Here is a different take on the matter from Real Clear Markets:
Follow the money. As the dollar went south, the price of oil went north.
... it's worth mentioning that not long after he was inaugurated as our 40th president, Ronald Reagan predicted a fall in the price of a barrel of oil. What made Reagan so confident?
Aware of the historical relationship between gold and oil, Reagan deduced that oil was due for a correction based on a 20% drop in the price of an ounce of gold since his election. Sure enough, by December of 1981 the price of a barrel of oil was nearly 20% lower than it had been one year before.
Looked at over a longer timeframe, from 1970 to 1981 the price of gold rose 1,219 percent, versus a rise in the price of oil 1,291 percent. This wasn't coincidental. With gold and oil both priced in dollars, and with gold serving as the best proxy for the latter's value, a jump in the gold price neatly foretold the oil "shocks" of the 1970s that were merely dollar shocks.
Kinda makes sense. no?
Right now gold trades in the $1176 range, and the price of oil is roughly $79 per barrel. That an ounce of gold buys 15 barrels of oil signals yet again that the real price of oil has hardly changed at all over the last 10 years of allegedly costly crude. Still, $79 oil ensures $3/gallon gasoline as far as the eye can see, and it's a fair bet that the price will stay there so long as gold continues to test all-time highs.
The good news, however, is that this can be fixed. As evidenced by the dollar's major decline versus gold this decade, the dollar is very cheap. The dollar's debased nature explains expensive spot oil prices, high prices at the pump, and most important of all, it helps explain a difficult job outlook. With so much soggy money flowing into commodities least vulnerable to dollar weakness, the entrepreneurial economy where most jobs are created is losing out.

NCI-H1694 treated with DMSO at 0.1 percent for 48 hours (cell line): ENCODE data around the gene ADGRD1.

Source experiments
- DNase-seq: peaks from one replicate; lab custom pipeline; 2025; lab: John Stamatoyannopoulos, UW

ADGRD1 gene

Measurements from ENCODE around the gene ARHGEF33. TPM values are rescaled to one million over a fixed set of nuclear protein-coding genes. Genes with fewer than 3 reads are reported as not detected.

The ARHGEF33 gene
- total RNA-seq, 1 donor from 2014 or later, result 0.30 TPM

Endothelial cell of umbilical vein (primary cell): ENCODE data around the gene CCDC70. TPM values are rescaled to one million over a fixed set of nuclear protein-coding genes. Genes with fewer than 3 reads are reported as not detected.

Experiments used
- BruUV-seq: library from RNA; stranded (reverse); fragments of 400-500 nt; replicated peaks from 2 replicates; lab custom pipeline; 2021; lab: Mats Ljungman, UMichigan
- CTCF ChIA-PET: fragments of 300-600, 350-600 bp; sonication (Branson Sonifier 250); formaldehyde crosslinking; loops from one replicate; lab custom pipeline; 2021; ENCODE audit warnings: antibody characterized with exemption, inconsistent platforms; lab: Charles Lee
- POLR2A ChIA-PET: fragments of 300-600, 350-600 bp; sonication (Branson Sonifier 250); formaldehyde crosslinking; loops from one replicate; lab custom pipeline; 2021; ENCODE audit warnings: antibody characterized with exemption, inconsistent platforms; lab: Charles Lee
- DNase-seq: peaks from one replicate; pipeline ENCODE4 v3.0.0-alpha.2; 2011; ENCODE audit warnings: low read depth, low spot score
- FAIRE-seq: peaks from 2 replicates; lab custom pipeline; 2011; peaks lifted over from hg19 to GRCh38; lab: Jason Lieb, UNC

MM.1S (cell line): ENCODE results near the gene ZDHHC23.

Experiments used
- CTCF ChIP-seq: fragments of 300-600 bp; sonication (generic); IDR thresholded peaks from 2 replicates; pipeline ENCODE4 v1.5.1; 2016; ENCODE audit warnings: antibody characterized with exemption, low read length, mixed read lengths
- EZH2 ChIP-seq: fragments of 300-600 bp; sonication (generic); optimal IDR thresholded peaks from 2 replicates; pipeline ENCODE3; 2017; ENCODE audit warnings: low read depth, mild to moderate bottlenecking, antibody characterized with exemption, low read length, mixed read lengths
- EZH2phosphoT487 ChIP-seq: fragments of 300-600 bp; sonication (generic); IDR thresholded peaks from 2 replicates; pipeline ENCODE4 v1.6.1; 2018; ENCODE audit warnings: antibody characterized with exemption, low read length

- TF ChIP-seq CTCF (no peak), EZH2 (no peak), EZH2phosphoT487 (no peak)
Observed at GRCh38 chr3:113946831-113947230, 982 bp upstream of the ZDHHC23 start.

So the question now is, why is the dollar fallen into such deep kimchi? I suspect the gubbmint. Mandated gimme programs for the "disadvantaged" have dollars being taken away (taxes) from people who are capable of managing their affairs and given to people who are not capable of holding onto a nickel. The housing bubble was caused in this very fashion. People with marginal or no jobs at all were given loans to purchase homes which they otherwise could not afford and either way were incapable of maintaining. Too many dollars chasing after a finite number of items will artificially raise the price of those items and simultaneously debase the value of your currency.For now though, it's a waste of time to bemoan what many deem "expensive oil." Time is wasted because there's no such thing as expensive oil, and there never has been. Instead, we have a problem of Americans supposing that the dollar is fixed in value, when in fact the dollar floats.Oil hasn't become expensive this decade; rather the dollar has become very cheap. Strengthen the dollar, and worries over nosebleed gasoline prices will quickly become a thing of the past. Absent that, to hope that something will become inexpensive when the unit of account in which it's priced continues to fall is to indulge in fantasy.
The Bible states that the love of money is the cause of much evil (1 Tim 6:10). The love of government does the same thing for the same reason.